Since the founding of the Journal of Public Health Management and Practice more than 25 years ago, we have published systematic reviews and recommendations from the US Department of Health & Human Services' Guide to Community Preventive Services (The Guide). The Guide has led the development of evidence-based public health. Disseminating evidence-based public health that leads to utilization by practitioners and public health agencies aligns with the core mission of JPHMP.
Another parallel interest is publishing evidence-based reviews that focus on the social determinants of health that impact health equity. JPHMP has published systematic reviews focusing on early childhood education to promote health equity, educational achievement as a social determinant of life expectancy, out-of-school-time academic programs, and others promoted by The Guide. This September/October issue continues this theme with a Systematic Guide Review by Peng and coauthors on housing and the homeless.
Other articles in the issue demonstrate the adoption of evidence-based public health throughout public health practice. Two articles link the accreditation of local and state health departments to evidence-based practice. Roba and coauthors find The Guide to be an indispensable tool assisting public health practitioners in selecting evidence-based interventions (EBIs). Local health departments involved in the accreditation process were 4 times more likely to consult The Guide. Similarly, Erwin and colleagues found that state health departments using EBIs are more likely to be accredited by the Public Health Accreditation Board.
An article by Zakaria and Wahabi, "Building Capacity of Evidence-Based Public Health Practice at King Saud University," shows the international reach of the Guide's influence. Informatic and cultural factors in Saudi Arabia present barriers to the implementation of evidence-based public health. The lack of national information or surveillance systems and inadequacies of public health research resulted in a lack of support for EBIs. An article by Poehler, et al, illustrates the use of EBIs in diabetes interventions. Mallory Kennedy describes EBIs in preparedness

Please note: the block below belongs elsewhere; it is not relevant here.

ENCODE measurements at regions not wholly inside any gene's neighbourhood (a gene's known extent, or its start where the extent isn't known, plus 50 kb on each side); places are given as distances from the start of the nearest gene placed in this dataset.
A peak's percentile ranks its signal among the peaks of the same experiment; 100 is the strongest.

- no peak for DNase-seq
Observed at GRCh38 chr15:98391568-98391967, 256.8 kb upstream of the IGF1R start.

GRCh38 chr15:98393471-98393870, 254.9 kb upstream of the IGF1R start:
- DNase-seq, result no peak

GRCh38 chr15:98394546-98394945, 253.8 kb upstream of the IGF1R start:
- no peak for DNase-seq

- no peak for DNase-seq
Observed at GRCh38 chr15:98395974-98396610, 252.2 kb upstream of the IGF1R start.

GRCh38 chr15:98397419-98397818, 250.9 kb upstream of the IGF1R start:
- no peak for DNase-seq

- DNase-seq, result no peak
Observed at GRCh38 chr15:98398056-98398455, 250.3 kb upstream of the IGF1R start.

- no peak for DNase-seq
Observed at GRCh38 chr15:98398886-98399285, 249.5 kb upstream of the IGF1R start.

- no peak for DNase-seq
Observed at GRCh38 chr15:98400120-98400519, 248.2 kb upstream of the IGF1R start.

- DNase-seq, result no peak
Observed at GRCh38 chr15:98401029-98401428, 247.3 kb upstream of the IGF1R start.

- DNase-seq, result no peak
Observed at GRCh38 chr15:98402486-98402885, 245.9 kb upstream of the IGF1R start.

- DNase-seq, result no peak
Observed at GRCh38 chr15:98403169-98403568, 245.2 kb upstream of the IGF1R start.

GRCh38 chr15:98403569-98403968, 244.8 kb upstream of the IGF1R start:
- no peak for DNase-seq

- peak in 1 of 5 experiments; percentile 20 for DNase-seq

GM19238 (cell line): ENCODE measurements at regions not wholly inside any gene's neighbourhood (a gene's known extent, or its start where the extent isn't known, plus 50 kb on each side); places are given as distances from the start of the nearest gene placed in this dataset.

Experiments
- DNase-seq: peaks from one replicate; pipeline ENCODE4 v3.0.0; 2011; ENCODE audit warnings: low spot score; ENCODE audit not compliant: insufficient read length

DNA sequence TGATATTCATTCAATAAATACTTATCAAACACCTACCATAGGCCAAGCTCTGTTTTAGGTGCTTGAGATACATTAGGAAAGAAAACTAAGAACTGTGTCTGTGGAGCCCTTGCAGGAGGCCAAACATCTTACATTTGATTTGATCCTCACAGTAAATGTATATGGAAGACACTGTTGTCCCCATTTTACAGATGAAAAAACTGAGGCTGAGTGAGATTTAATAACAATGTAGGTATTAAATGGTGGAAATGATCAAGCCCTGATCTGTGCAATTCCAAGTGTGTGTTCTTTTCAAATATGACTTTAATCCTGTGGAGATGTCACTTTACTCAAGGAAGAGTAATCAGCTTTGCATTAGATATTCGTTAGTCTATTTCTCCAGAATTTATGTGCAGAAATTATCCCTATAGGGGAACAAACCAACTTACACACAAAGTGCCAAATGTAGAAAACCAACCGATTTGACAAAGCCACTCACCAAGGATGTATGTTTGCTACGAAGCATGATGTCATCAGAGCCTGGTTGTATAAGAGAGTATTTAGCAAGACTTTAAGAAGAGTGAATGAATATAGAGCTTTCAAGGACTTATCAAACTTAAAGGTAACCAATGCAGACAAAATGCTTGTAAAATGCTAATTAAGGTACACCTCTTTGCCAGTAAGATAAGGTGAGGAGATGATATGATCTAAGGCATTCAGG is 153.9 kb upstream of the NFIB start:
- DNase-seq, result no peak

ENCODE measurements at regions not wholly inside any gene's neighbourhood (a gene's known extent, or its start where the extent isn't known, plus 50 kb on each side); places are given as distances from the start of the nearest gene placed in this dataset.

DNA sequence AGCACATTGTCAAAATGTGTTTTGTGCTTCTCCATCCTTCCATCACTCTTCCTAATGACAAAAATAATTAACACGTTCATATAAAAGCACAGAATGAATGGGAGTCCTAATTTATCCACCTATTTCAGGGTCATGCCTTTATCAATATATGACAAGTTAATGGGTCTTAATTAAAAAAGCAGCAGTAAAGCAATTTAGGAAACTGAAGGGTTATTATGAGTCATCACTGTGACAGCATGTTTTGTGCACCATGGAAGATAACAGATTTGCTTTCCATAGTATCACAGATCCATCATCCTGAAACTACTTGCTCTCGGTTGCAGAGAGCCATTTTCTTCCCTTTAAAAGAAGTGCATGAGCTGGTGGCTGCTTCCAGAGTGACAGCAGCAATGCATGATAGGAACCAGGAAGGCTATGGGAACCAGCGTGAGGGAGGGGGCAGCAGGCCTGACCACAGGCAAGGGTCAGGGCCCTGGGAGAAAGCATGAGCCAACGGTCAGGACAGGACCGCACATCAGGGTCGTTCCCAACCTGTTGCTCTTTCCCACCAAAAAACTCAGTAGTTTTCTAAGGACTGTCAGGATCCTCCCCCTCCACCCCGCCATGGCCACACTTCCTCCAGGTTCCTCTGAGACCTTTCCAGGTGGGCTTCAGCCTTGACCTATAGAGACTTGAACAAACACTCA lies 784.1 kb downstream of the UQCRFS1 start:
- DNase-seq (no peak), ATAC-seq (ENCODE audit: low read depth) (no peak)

The Guide to Community Preventive Services, established in 1996, provides evidence-based findings of the Community Preventive Services Task Force. This task force is a panel of nonfederal public health and prevention experts. The Guide is staffed by the Centers for Disease Control and Prevention (CDC). Interventions on 22 health topics to improve health are now available after periodic systematic reviews of effectiveness that include economic analysis. Guide reviews lead to recommendations for preventive measures based on strong or sufficient evidence. The Guide has done systematic reviews that include vaccination, tobacco, adolescent health, asthma, diabetes, alcohol consumption, and health equity. 1 These reviews lead to recommendations based on strong or sufficient evidence or a decision not to issue a recommendation because of a finding of insufficient evidence.
In June of 2019, a celebration was held at the CDC for 2 decades of achievement by The Guide. David Satcher, former CDC director, 1993-1998, who was instrumental in The Community Guide's formation, noted that it was developed to complement the clinical Guide to Preventive Services. "Together, the resources offer invaluable, evidence-based tools for community decision makers."2
In 1993, the Council on Linkages Between Academia and Public Health Practice discussed the creation of a companion to The Guide to Preventive Services that would guide public health.1,3–8 The council was made up of representatives from major organizations representing public health practice and academia. A major discussion point at meetings of the Council was the feasibility of gathering evidence for public health problems.